noun Anatomy, Zoology.
a narrow, blind tube protruding from the cecum, having no known useful function, in humans being 3 to 4 inches (8 to 10 cm) long and situated in the lower right-hand part of the abdomen.
Lexical Investigations: Appendix
A motley combination of Anglo-Saxon, Latin, and Germanic dialects, the English language (more or less as we know it) coalesced between the 9th and 13th centuries. Since then, it has continued to import and borrow words and expressions from around the world, and the meanings have mutated. (Awesome and awful once meant nearly the same thing.) Some specimens in the English vocabulary have followed unusually …
Origin of vermiform appendix
First recorded in 1770–80
Also called appendix.
Dictionary.com Unabridged Based on the Random House Unabridged Dictionary, © Random House, Inc. 2019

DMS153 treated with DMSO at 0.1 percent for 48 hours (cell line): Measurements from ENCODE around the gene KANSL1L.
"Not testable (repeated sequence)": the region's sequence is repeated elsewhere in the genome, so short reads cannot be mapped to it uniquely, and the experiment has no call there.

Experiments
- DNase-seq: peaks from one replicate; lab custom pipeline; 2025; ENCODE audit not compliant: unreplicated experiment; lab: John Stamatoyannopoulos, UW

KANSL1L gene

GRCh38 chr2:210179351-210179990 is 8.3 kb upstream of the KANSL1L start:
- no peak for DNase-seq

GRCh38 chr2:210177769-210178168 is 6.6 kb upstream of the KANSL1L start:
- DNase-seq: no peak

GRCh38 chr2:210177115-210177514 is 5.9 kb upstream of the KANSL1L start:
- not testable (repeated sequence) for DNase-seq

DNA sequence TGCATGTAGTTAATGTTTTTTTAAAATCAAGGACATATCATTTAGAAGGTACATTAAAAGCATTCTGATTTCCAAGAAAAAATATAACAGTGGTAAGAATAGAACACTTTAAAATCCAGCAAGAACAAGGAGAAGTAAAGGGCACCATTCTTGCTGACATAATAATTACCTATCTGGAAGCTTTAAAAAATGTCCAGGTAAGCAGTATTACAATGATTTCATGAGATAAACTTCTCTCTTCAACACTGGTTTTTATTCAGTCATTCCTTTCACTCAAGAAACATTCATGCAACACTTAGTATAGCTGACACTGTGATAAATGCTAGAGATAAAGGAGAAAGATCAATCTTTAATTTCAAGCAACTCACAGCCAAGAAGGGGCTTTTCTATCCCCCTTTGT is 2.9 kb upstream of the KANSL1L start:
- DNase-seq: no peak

a wormlike pouch extending from the lower end of the caecum in some mammals. In man it is vestigialAlso called: appendix
Collins English Dictionary - Complete & Unabridged 2012 Digital Edition © William Collins Sons & Co. Ltd. 1979, 1986 © HarperCollins Publishers 1998, 2000, 2003, 2005, 2006, 2007, 2009, 2012
A wormlike intestinal diverticulum starting from the blind end of the cecum in the lower right-hand part of the abdomen and ending in a blind extremity.
The American Heritage® Stedman's Medical Dictionary Copyright © 2002, 2001, 1995 by Houghton Mifflin Company. Published by Houghton Mifflin Company.
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